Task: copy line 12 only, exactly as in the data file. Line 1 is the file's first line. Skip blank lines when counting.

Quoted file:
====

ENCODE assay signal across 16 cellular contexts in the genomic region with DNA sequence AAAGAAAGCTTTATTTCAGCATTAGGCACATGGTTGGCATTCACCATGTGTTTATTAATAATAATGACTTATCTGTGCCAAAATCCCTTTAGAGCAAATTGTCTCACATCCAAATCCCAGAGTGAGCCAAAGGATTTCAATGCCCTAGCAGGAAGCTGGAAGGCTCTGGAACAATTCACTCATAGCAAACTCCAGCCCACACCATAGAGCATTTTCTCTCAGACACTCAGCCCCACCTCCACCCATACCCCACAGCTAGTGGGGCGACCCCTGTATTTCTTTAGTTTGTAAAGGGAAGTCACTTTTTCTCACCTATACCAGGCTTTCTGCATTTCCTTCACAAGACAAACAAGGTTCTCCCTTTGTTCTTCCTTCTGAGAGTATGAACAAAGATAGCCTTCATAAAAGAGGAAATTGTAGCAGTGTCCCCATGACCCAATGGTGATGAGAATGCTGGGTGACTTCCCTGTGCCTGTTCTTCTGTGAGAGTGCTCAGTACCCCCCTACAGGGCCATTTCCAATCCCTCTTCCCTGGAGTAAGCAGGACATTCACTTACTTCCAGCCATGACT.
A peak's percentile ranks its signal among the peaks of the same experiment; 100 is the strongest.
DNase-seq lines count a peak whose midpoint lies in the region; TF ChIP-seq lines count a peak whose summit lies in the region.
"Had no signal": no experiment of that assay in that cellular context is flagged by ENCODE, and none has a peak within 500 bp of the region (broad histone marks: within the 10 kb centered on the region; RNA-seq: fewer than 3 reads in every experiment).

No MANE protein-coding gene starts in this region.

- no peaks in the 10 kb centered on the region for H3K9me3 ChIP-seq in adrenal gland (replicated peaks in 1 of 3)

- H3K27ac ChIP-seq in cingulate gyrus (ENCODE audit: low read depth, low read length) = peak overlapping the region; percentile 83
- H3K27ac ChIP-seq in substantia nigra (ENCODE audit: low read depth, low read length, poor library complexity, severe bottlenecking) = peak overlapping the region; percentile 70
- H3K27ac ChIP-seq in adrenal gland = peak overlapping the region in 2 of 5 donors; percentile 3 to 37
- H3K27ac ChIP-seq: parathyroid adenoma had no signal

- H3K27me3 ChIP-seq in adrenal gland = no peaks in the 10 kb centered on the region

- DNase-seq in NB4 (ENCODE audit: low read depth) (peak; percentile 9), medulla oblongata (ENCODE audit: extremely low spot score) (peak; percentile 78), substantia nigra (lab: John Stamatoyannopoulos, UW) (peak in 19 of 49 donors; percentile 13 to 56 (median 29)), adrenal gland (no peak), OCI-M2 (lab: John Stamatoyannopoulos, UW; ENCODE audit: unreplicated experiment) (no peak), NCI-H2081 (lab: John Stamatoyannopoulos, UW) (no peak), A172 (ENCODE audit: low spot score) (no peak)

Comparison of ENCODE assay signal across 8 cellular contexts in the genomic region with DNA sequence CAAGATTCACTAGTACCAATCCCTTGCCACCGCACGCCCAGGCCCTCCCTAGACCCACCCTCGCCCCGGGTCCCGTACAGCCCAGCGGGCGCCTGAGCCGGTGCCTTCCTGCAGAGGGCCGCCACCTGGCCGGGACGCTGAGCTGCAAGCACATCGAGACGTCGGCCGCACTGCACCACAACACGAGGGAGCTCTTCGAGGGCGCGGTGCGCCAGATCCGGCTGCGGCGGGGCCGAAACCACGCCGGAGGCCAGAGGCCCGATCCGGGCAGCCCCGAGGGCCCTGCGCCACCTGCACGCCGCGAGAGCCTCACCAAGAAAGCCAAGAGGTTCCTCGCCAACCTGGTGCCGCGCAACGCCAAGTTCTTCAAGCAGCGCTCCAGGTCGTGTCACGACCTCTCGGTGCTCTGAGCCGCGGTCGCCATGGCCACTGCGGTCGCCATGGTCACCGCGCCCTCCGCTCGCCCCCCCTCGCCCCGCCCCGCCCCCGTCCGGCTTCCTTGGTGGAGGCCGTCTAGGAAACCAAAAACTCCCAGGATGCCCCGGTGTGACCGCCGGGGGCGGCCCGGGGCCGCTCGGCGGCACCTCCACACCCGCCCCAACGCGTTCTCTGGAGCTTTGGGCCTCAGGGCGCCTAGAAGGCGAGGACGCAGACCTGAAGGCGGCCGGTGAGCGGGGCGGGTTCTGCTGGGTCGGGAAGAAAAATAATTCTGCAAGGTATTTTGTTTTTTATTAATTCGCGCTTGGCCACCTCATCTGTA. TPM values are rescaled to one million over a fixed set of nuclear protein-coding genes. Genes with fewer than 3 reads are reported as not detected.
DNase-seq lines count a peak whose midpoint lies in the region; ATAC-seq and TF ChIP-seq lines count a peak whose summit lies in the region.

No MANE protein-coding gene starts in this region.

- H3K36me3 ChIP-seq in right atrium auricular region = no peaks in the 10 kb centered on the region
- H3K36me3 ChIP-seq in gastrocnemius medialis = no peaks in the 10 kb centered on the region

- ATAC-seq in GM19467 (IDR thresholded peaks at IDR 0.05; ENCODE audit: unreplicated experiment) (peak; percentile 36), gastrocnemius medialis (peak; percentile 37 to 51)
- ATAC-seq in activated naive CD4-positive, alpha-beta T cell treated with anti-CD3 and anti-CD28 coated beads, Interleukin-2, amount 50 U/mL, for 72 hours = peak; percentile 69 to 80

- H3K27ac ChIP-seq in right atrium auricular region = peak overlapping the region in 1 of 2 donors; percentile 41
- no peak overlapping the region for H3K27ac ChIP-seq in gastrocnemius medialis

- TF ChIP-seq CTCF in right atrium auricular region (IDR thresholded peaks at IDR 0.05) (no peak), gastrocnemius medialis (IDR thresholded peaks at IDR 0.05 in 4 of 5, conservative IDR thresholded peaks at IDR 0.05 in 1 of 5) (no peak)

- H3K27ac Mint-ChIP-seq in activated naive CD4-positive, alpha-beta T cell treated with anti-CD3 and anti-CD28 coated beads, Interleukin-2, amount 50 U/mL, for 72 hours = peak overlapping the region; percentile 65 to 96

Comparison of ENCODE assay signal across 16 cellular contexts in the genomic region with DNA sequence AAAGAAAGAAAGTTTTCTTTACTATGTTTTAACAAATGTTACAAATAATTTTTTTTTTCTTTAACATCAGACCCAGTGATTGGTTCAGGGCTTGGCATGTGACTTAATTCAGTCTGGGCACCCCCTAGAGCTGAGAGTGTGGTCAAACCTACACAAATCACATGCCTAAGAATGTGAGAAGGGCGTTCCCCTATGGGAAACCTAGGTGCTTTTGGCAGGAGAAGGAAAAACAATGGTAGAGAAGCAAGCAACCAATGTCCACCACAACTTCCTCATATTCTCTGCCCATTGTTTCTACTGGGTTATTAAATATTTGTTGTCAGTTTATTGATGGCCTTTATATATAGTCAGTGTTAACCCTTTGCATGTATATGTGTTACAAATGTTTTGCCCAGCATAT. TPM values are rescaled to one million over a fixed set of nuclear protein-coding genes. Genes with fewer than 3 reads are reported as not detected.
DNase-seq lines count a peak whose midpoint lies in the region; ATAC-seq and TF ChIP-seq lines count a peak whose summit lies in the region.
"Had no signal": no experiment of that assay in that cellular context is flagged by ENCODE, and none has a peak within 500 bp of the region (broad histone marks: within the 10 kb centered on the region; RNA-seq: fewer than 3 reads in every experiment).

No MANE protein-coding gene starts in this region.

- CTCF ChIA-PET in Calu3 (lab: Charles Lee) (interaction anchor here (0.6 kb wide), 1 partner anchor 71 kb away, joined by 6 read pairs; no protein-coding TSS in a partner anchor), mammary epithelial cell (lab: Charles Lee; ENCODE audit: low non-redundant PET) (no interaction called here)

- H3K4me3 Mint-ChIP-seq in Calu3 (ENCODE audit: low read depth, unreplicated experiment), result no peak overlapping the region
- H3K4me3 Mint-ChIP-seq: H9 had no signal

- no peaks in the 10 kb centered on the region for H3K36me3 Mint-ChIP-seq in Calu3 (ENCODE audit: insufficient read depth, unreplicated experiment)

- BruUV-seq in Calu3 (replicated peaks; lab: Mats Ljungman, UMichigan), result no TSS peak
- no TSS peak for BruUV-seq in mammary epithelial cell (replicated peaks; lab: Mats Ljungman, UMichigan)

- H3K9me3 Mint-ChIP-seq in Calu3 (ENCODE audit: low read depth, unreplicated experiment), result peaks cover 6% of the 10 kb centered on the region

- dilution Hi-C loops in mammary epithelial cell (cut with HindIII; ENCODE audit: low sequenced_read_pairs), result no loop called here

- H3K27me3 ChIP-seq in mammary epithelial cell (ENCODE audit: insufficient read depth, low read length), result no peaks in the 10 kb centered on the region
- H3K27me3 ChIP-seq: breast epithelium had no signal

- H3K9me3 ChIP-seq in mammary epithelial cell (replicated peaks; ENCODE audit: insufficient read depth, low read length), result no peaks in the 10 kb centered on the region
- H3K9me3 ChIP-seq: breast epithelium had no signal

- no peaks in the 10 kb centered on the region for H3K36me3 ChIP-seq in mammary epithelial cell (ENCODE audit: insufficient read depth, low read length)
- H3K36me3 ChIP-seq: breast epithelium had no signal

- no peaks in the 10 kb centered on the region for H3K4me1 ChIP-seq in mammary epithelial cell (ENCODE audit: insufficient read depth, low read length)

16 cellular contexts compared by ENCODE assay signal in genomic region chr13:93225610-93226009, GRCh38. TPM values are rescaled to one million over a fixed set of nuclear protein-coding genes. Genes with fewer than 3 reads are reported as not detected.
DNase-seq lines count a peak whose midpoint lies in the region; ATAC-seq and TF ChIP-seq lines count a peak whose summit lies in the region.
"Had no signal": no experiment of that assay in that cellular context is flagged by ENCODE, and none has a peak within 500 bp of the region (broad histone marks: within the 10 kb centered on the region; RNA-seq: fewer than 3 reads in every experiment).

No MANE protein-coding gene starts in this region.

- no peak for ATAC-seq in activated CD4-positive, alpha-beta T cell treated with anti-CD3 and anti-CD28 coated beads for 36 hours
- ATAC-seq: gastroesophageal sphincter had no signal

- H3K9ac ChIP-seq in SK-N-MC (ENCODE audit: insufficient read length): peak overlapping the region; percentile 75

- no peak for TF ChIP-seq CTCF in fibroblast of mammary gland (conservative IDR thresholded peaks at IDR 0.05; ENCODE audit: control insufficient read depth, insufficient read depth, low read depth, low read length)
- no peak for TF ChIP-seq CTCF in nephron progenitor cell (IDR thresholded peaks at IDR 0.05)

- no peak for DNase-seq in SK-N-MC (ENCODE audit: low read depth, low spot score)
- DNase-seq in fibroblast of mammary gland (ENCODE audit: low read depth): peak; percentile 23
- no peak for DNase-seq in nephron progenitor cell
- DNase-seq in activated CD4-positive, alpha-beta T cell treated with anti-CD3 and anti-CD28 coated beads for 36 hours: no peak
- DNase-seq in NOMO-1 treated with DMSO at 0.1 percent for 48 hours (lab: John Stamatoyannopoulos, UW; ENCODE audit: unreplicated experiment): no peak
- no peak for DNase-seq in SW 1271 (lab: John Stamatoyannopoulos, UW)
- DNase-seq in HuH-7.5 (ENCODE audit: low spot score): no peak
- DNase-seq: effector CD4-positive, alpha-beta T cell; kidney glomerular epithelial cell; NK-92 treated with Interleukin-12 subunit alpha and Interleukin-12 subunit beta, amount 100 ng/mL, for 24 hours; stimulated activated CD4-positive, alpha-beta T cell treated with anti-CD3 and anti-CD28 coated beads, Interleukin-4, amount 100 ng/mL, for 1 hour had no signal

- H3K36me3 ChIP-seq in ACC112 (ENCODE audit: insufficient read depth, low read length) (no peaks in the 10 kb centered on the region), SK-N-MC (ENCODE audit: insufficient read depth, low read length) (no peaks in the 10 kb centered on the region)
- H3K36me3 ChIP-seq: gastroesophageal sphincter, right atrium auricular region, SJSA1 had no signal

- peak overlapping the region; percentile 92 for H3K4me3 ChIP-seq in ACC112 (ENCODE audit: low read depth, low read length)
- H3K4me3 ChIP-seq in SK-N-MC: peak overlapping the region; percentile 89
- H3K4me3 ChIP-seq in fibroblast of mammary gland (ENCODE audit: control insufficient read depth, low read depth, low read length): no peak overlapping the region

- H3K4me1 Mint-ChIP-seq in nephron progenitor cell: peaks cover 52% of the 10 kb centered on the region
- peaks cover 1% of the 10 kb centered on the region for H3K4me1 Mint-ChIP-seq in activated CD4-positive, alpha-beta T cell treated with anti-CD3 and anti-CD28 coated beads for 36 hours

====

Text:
- DNase-seq in NB4 (ENCODE audit: low read depth) (peak; percentile 9), medulla oblongata (ENCODE audit: extremely low spot score) (peak; percentile 78), substantia nigra (lab: John Stamatoyannopoulos, UW) (peak in 19 of 49 donors; percentile 13 to 56 (median 29)), adrenal gland (no peak), OCI-M2 (lab: John Stamatoyannopoulos, UW; ENCODE audit: unreplicated experiment) (no peak), NCI-H2081 (lab: John Stamatoyannopoulos, UW) (no peak), A172 (ENCODE audit: low spot score) (no peak)